St Dunstan’s College and Preparatory School celebrated their centenary and Celebration of Gratitude on October 6 at their premises in Rynfield, and invited several guests to partake in the milestone celebration.
This was an opportunity for everyone to be thankful for all who brought St Dunstan’s College to this point in time, and to look forward to the next chapter in the school’s history.
“In 1918, in the shadow of the horror that was World War One, a small group of men decided to pay tribute to the sacrifice of their fallen comrades by creating a living memorial,” said centenary coordinator, Lorraine Emmett.
“That memorial was to take the form of a school for the children of the area, to provide them with an opportunity to receive a meaningful education which was centered on Christian teachings.”
On February 4 in 1918, in the grounds of St Dunstan’s Anglican Church, the St Dunstan’s Memorial Diocesan School officially began its journey.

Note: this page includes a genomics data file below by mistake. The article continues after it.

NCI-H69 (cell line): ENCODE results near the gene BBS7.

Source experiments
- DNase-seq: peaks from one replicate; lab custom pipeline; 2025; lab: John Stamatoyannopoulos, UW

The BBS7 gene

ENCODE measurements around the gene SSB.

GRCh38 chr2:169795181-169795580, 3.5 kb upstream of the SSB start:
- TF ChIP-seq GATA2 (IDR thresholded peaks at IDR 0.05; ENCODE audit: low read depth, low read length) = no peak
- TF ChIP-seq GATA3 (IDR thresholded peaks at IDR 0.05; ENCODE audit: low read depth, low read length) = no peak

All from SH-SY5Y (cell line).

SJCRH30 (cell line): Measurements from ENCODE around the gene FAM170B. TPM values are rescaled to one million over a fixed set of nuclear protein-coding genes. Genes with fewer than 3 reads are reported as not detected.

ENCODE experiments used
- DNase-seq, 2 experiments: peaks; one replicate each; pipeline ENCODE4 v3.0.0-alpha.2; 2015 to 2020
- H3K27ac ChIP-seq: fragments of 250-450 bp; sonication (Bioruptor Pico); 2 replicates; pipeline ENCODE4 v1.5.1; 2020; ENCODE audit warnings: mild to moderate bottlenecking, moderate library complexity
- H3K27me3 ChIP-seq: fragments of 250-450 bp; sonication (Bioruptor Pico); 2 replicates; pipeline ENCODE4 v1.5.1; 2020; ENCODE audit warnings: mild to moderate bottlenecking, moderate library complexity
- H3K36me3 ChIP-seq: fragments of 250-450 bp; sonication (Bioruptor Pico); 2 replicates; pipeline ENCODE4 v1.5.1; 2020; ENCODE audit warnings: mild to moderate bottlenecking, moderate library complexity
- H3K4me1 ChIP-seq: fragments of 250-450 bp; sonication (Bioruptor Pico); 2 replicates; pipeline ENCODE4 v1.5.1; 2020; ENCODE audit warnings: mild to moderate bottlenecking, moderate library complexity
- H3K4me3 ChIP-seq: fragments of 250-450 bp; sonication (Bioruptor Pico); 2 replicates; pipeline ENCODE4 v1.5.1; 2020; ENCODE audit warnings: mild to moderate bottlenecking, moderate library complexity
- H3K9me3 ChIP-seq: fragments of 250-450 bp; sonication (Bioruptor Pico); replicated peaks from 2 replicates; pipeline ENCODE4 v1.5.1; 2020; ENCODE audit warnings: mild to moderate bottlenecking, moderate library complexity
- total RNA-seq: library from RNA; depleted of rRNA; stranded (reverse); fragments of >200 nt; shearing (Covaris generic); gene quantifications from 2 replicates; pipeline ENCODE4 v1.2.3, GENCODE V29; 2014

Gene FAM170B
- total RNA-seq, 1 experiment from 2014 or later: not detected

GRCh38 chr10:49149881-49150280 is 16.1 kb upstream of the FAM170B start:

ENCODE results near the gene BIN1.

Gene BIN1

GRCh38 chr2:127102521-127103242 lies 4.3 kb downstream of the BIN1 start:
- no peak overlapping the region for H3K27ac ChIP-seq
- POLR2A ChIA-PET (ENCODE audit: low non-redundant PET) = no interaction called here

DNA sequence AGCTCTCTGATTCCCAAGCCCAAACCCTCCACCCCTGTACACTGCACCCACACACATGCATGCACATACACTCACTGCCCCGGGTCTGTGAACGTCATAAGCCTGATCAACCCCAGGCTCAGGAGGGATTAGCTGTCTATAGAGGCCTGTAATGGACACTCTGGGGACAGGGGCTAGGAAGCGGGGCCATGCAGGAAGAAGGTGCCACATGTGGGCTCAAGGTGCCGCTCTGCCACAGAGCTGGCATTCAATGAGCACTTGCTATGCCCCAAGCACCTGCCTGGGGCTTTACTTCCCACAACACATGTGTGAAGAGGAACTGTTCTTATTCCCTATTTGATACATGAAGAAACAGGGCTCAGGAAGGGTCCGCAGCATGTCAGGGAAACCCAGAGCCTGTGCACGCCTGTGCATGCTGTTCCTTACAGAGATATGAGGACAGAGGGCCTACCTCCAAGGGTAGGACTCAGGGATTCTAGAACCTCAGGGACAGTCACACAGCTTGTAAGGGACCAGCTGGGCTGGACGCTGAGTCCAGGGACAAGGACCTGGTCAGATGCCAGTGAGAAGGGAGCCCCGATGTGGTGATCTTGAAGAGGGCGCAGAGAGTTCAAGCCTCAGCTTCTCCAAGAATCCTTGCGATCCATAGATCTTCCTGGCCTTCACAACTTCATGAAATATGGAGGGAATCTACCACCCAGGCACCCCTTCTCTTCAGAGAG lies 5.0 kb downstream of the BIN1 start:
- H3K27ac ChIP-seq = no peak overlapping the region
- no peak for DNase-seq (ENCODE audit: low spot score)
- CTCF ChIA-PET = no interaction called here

“Over the following years, the school grew steadily and established itself as a leader in education on the East Rand,” Lorraine said.
“It did also, however, face many difficulties including the threat of closure and inadequate classroom and sports facilities.”
In 1940, Ernest John Butler was appointed as the headmaster, a time the school was at low ebb.
“His foresight and determination lifted the school to new heights, and undoubtedly the school owes its very existence to him,” Lorraine said.
“The new centenary building which was opened in May this year, is fittingly named in his honour – The E John Butler Centre for the Arts.
“From the humble beginnings of one headmaster, an assistant teacher and one pupil, the school has grown to a total of 1221 pupils.”
During the course of this year, the school community paid tribute to the ‘leap of faith’ taken by that small group of men, and their determination to establish a school for the children of the area which would provide them with an opportunity to receive a meaningful Christian education.
The centre boasts a beautiful new campus with extensive sporting and cultural facilities.
“After one hundred years, we continue to remember and remain grateful for the service and sacrifice of those who came before us, and we are proud of the school that lives in their memory,” Lorraine said.
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